Take time to sign petition limiting Legislature's backroom, 11th-hour tax deals

At work and at home, we all have to make ends meet. We look at how much money we have and decide what we can afford.
If our bank accounts are low, we hold off spending, ask for a raise or save money.
Unfortunately, given the outcome of this year’s legislative session, lawmakers in Olympia don’t think they have to do the same.
The biennial budget that came out of the session will hit the $52.4 billion mark for the first time in history.
The new tax increases that go with the budget are estimated to be $25 billion over the next 10 years.
To pay for the massive increase in state spending, lawmakers saw fit to take more out of your paycheck.
We need to remind lawmakers who they work for and that we’re not all made of money. Initiative guru Tim Eyman of Bellevue may have just the means to do it.
In January, Tim unveiled Initiative 1648, the “Term Limits on New Taxes” measure.
He hopes to get I-1648 on the November general election ballot.
If approved by voters, I-1648 would — on Dec. 5 — sunset all of the new taxes imposed by the Legislature in the last 48 hours of this year’s legislative session. Furthermore, the measure would add a “term limit” to all taxes enacted in the future.
In short, if a majority of voters don’t approve of a tax increase, it will end in one year.
It appears that Eyman saw what was in the tax cards even before the Democrat-controlled House, Senate and state executive branch had decided on new taxes.
He hopes the measure will force the Legislature to seek the permission of voters if lawmakers want a longer-duration tax. But on anything lawmakers pass unilaterally, it’s one-year then goodnight.
Sounds like a good idea. After all, we — the public — are the employers and lawmakers are the employees. They need to learn that you don’t take money from your employer’s “wallet” without permission.
Eyman will have a tough time getting this on the ballot this fall, and he knows it.
He needs to collect 259,622 signatures of voters by July 5. That’s about 8 percent of the voters who cast ballots in the last gubernatorial election.
I’m not sure where he is in the signature-collection process, but given this year’s political and legal battles with Olympia, I’m sure he has a way to go.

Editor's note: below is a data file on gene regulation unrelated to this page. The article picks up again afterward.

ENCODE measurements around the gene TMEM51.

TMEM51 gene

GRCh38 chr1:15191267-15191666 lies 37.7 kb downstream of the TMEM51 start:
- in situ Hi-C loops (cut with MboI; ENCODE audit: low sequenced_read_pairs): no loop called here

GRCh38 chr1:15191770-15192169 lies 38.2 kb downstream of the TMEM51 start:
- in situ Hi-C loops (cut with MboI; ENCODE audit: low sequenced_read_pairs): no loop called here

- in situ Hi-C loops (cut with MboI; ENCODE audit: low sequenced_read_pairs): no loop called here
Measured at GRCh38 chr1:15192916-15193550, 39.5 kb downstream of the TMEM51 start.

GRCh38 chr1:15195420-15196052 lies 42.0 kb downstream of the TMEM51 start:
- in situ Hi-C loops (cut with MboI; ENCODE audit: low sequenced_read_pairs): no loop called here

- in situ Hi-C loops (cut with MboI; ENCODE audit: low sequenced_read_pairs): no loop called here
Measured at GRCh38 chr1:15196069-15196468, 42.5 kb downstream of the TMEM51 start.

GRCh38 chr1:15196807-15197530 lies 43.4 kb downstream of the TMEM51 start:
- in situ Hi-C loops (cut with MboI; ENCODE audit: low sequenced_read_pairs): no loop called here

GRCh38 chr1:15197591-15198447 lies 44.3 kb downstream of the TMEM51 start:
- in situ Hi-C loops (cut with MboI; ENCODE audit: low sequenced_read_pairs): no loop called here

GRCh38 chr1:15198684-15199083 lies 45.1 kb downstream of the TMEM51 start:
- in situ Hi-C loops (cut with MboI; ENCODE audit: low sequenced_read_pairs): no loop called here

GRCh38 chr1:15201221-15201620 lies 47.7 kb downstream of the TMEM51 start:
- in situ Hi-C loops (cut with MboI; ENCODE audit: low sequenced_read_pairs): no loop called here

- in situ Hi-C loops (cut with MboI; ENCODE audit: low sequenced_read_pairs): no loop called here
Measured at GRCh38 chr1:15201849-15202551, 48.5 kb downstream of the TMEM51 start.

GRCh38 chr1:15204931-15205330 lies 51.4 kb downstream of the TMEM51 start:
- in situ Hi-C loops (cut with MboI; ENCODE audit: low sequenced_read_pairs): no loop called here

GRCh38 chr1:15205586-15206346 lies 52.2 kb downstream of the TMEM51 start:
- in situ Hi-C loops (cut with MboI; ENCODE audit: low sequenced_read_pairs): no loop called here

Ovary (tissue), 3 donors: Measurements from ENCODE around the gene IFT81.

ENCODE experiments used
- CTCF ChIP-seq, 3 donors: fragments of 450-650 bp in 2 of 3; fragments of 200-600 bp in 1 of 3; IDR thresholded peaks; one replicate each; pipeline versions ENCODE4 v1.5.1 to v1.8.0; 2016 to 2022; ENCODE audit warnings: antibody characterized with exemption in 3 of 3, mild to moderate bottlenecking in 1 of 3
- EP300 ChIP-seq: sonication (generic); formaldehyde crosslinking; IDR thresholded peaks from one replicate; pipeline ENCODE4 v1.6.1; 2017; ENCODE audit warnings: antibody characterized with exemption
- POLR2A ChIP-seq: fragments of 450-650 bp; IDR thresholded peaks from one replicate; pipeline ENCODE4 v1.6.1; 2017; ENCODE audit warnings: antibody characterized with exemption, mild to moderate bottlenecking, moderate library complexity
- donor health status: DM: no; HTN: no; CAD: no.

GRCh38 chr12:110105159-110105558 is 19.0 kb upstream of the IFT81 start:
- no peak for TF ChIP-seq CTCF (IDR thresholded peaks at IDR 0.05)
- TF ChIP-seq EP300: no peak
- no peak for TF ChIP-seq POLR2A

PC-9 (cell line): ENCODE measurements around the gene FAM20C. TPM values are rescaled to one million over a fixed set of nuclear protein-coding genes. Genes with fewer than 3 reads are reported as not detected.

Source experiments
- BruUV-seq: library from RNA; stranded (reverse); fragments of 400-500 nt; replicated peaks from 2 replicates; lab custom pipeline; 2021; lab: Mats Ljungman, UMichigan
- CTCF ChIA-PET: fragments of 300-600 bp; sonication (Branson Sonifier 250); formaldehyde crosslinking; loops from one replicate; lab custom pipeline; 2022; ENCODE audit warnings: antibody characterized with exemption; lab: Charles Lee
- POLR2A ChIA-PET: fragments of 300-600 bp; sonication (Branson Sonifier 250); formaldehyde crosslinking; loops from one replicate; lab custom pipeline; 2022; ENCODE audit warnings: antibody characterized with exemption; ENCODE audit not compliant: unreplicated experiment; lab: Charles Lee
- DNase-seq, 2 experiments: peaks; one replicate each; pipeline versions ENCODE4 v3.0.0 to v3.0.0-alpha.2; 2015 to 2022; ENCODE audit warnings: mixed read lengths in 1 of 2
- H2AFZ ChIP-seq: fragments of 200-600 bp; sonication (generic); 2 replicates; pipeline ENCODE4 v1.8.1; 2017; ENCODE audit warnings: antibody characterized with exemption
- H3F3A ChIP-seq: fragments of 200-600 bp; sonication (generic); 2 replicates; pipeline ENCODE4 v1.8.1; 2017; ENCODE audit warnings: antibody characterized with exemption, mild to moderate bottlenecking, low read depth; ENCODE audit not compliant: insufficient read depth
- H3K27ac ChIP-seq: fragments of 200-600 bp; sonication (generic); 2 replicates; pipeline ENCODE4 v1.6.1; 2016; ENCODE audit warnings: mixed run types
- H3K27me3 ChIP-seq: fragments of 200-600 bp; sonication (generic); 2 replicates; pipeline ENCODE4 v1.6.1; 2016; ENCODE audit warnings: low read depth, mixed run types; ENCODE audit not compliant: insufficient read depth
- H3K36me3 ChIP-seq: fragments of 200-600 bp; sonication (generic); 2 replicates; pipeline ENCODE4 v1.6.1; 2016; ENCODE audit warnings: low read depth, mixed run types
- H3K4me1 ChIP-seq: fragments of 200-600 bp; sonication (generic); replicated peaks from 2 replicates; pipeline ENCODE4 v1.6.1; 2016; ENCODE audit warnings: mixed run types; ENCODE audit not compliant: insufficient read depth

In the “real world” outside of Olympia, we cannot just wave our hands and have a new pile of money from which we can withdraw. But it would seem that’s what the Legislature is expecting of us with these unsustainable tax increases.
At the local level, we often have taxes that are voted on every other year, such as maintenance and operations levies for school districts.
Voters approve or disapprove renewal levies based on how the money has been spent, the local need and the economy. So, it’s not unreasonable to require the Legislature to do something similar on an annual basis or ask voters for long-term tax increases.
Eyman’s measure puts the power of the purse back in the hands of the voters. And that’s something our state has needed for a long, long time.
And according to Eyman, voters agree.
He released an April poll of likely voters that found 33 percent strongly support a one-year sunset on new taxes, 31 percent somewhat support, 12 percent somewhat oppose and 16 percent strongly oppose.
That’s a winning recipe if the measure qualifies for the ballot.
If you see someone collecting signatures for I-1648, take time to add your John Hancock. Then in November, you’ll have the chance to decide for yourself if the state government needs more money.

— Roger Harnack is the publisher and editor of the Statesman-Examiner and Deer Park Tribune. Email him at publisher@statesmanexaminer.com.